+     edu!!mouse
From: (der Mouse)
Newsgroups: sci.crypt

Subject: Re: Braided Stream Communication Multiplexer
Message-ID: <>
Date: 15 Jun 91 21:34:24 GMT
References: <>
Organization: McGill Research Centre for Intelligent Machines
Lines: 61

In article <>, (Marc Ringuette)

Well, actually, the text I'm quoting is from "Alain" Simon.  Marc is
just the person who finally posted it where it belongs.

> The Braided Stream (used to be known as: Entropy Insertion)
> Communication Multiplexer is a simple and fast system which allows
> for high levels of confidence without having recourse to weak,
> dubious, or controlled, technologies.

I'll summarize.  The essence of the system is to interleave data
streams, with key bits choosing which stream to take the next bit from.

This strikes me as dreadfully insecure.  Suppose we have two streams of
pure noise available, and we use one to interleave the other with
ordinary English plaintext.  I would be sufficiently confident of the
weakness of this scheme that it would take only minimal incentive for
me to undertake to break anything more than about 2KB of the resulting
"cipher" - and I name that large an amount only because I am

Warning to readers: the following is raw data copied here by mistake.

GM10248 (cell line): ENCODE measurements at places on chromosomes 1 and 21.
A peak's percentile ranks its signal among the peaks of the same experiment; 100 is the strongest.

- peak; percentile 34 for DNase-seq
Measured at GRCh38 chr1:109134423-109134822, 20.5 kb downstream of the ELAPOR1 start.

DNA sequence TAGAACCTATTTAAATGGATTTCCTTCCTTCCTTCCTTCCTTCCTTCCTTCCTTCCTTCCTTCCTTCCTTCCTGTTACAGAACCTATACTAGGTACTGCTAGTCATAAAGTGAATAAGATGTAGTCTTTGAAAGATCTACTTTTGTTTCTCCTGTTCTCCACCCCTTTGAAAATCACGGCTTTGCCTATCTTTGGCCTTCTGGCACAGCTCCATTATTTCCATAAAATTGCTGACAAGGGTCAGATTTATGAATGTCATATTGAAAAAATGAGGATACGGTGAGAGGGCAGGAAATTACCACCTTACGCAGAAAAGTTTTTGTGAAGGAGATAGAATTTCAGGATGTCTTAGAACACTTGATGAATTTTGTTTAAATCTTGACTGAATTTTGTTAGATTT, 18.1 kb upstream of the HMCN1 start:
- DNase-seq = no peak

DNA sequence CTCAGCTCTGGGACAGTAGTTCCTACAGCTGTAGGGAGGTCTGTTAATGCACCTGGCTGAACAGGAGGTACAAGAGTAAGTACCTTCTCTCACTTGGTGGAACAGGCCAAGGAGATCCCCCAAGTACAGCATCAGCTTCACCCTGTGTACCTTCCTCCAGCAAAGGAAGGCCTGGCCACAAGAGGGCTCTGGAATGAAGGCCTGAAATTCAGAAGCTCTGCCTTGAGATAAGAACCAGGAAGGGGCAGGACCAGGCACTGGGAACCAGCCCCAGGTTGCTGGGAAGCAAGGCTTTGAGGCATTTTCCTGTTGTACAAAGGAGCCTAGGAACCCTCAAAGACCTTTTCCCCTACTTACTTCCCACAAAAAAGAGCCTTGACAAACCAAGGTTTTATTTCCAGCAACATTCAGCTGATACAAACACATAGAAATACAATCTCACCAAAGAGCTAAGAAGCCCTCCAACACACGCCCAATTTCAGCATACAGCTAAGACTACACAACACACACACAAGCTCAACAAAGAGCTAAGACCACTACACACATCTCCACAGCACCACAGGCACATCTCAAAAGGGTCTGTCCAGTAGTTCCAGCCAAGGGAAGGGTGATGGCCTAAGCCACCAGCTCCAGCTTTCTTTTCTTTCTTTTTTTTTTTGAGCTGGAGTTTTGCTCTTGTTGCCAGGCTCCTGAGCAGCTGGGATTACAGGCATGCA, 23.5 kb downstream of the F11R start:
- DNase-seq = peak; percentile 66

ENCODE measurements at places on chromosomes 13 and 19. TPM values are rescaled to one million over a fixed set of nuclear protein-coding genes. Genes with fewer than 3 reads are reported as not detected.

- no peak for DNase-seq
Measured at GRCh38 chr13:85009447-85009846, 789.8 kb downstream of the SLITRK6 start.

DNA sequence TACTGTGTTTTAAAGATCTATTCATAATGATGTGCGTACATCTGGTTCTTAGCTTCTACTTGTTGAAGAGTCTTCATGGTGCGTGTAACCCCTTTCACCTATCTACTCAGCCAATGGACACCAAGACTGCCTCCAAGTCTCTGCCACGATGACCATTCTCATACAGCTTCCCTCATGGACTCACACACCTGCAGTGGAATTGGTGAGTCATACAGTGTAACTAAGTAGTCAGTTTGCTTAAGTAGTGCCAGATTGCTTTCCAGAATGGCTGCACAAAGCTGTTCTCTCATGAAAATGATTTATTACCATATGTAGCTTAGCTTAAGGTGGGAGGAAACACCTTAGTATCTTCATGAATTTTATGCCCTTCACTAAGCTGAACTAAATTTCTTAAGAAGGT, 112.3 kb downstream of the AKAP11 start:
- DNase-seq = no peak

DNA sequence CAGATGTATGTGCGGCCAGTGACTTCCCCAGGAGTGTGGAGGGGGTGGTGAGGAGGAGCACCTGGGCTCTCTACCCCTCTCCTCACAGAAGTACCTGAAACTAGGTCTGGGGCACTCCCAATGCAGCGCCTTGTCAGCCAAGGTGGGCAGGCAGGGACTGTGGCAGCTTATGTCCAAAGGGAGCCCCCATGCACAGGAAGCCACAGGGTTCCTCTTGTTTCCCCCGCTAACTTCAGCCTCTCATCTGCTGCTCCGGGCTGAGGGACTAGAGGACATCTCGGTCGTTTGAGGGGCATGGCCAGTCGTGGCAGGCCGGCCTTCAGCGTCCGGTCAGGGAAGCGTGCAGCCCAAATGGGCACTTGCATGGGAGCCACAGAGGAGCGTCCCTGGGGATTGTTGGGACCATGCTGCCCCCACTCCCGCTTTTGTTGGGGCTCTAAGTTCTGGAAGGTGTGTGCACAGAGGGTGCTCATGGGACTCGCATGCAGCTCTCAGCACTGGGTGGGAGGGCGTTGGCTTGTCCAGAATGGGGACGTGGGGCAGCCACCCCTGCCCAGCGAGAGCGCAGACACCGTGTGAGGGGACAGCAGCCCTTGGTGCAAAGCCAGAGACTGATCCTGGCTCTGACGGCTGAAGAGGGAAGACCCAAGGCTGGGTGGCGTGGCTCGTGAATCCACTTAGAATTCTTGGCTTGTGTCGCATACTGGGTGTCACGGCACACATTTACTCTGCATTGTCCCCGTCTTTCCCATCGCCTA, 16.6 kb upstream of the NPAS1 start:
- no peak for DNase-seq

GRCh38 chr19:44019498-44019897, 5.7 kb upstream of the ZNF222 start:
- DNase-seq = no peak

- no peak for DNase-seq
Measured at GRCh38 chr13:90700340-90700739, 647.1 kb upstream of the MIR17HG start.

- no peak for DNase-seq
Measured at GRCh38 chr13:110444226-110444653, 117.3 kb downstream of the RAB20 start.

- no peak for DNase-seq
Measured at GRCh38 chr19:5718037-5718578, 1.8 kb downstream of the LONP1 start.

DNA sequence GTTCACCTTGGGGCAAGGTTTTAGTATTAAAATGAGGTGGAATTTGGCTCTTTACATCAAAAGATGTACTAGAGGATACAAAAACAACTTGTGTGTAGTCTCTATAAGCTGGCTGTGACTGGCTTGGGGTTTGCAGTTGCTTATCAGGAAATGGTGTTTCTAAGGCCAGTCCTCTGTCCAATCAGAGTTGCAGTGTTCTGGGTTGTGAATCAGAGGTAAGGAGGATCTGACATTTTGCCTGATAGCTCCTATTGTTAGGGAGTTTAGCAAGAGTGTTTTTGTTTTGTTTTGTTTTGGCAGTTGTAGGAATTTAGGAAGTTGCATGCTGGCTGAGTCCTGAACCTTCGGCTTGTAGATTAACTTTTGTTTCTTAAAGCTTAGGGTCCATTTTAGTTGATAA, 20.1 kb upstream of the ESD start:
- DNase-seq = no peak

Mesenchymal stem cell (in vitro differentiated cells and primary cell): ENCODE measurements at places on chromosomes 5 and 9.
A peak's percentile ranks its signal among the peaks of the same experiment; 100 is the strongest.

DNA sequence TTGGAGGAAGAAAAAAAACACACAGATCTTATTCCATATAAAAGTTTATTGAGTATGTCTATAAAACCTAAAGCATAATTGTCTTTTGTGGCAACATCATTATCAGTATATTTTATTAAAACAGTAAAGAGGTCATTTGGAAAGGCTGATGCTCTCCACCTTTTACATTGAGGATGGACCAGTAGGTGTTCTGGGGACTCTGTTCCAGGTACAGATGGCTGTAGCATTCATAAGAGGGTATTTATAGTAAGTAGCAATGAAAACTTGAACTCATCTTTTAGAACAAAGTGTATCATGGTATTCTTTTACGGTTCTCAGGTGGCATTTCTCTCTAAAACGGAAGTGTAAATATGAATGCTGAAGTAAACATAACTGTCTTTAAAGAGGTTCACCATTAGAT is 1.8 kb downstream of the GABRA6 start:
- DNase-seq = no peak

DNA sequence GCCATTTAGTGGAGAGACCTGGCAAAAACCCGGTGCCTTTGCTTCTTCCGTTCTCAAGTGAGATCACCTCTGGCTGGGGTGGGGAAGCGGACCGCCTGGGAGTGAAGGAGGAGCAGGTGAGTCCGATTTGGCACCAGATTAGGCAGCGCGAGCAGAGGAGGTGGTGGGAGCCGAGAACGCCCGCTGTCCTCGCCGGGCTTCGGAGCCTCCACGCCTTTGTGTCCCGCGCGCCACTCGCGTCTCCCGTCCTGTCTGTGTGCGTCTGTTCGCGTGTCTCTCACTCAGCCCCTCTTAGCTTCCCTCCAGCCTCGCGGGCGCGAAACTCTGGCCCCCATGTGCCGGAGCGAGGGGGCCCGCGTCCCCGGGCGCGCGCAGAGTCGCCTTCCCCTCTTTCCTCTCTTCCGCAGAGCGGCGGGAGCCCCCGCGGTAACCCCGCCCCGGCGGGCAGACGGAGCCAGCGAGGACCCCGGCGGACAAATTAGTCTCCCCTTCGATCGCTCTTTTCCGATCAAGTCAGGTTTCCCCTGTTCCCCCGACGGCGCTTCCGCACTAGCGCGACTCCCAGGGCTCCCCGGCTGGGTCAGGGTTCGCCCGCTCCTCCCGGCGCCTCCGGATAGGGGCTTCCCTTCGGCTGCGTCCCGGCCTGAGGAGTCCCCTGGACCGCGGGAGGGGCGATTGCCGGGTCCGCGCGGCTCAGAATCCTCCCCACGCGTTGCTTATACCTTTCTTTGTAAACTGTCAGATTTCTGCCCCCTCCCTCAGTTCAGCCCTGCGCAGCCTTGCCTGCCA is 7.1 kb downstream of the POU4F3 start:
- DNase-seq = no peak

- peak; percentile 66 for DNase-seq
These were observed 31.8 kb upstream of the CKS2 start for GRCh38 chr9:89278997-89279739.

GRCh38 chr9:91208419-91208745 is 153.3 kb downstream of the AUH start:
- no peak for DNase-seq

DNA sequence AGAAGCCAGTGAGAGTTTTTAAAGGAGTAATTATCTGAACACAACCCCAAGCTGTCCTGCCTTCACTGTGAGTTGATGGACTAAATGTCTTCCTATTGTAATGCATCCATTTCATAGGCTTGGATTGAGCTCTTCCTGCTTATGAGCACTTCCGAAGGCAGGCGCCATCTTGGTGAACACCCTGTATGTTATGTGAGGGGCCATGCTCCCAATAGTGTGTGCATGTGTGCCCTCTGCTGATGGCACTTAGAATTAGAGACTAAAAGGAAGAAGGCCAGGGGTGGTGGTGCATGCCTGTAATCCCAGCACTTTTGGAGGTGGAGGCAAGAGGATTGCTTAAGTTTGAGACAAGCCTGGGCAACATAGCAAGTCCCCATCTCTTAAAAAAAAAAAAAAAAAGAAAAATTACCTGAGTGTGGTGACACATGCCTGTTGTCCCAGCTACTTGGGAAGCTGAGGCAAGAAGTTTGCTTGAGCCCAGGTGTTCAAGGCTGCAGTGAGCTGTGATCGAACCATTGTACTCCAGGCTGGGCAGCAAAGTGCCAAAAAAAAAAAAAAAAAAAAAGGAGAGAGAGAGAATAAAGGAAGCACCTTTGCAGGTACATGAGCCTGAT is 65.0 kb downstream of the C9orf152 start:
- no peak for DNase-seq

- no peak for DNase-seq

inexperienced; I would expect someone used to working with the
redundancies of natural language to be able to unweave as small an
amount as one line of text.  (Those unconvinced might consider how easy
it is to do the same thing at the character level instead of the bit
level: xht|hs6Ra1is i4snxa'9EtAB(6LY rDs ]|ces[all4x&y_'Gy al=;l tMRQ
hkOat5 haX\rR d, 1ibs B$it?  You can almost read it right off by eye -
I tried this with a netnews article from a group I never read, just to
see how hard it was.)

On top of that, it is proposed to communicate new key information
through unused streams of the multiplexor.  Unfortunately, unless all
streams are used for new key data, key data is being used at the
receiver faster than it arrives over the stream.  Alain handwaves this
issue, saying

> [Key] material gets exhausted faster than it can be transmitted.
> Therefore, we need a method for the creation of long [key]s from
> short ones.  It is assumed the short [key] is cryptoanalytically
> sound.

[and presents several possibilities: code-book, various methods of
reusing old key data, various algorithmic methods.]

He also states his opinion that this does not weaken the system.

Well, given how weak it is already, I am inclined to agree - sorry,
cheap shot.  But in general, Alain, any pattern to your key information
gives the cryptanalyst a toehold...whether that pattern is due to a
codebook, an algorithm, reusing old key, or what, affects only the
difficulty of breaking.  If you can keep the codebook secret (how?),
and it's large, that could force the analyst to collect a large
sample...but not that much more (small factors, at best) than simply
using the codebook itself as the key.

No, Alain, I don't think your scheme has to worry about the spooks
suppressing it. :-)

					der Mouse

			old: mcgill-vision!mouse